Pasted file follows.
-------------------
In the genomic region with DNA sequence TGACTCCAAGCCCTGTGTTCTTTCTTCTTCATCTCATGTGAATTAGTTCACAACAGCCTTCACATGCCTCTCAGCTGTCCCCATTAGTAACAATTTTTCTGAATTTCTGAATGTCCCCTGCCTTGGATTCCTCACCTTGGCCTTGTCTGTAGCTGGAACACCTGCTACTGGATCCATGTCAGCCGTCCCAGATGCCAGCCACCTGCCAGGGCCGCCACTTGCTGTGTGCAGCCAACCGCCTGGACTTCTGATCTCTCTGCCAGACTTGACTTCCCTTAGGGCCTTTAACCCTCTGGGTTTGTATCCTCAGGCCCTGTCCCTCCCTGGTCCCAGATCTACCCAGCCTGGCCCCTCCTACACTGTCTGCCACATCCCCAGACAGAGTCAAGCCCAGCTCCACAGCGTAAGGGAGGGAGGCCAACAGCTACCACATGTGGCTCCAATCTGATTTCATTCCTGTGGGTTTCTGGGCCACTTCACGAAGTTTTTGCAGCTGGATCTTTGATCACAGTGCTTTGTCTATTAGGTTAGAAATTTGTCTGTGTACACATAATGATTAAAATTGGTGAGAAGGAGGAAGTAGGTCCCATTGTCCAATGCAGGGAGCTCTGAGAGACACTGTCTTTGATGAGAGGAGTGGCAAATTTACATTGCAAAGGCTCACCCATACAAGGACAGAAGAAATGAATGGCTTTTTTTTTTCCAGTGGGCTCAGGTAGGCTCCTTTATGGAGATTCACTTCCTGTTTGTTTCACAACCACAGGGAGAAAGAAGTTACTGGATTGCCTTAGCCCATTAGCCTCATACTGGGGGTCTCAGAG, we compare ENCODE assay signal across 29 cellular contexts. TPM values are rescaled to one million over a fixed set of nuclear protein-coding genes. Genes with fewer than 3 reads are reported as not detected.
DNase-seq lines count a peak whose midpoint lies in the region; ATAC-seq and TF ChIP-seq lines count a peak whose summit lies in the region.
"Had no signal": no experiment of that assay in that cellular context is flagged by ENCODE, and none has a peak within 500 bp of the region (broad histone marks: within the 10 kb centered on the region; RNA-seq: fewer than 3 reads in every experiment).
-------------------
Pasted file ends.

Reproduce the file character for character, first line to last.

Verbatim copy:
In the genomic region with DNA sequence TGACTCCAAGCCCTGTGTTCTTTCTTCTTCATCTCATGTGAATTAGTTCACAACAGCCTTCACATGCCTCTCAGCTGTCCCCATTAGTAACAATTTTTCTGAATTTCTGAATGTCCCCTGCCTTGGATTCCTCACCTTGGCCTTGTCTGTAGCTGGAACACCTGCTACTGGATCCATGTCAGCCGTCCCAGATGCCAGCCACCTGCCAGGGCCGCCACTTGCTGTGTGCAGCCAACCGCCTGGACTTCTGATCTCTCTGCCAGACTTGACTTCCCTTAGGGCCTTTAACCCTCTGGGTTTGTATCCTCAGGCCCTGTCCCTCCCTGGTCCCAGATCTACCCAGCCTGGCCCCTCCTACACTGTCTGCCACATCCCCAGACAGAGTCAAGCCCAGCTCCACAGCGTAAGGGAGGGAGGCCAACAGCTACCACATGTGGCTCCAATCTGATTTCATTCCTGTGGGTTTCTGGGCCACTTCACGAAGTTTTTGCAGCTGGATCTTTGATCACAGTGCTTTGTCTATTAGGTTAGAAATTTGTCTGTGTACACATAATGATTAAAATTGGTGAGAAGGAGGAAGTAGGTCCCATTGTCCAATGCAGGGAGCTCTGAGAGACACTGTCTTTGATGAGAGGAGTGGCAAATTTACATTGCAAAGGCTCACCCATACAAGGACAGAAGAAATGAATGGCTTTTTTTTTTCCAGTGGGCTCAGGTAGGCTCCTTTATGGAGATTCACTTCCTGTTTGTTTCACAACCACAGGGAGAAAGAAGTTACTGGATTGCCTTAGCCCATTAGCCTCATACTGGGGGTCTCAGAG, we compare ENCODE assay signal across 29 cellular contexts. TPM values are rescaled to one million over a fixed set of nuclear protein-coding genes. Genes with fewer than 3 reads are reported as not detected.
DNase-seq lines count a peak whose midpoint lies in the region; ATAC-seq and TF ChIP-seq lines count a peak whose summit lies in the region.
"Had no signal": no experiment of that assay in that cellular context is flagged by ENCODE, and none has a peak within 500 bp of the region (broad histone marks: within the 10 kb centered on the region; RNA-seq: fewer than 3 reads in every experiment).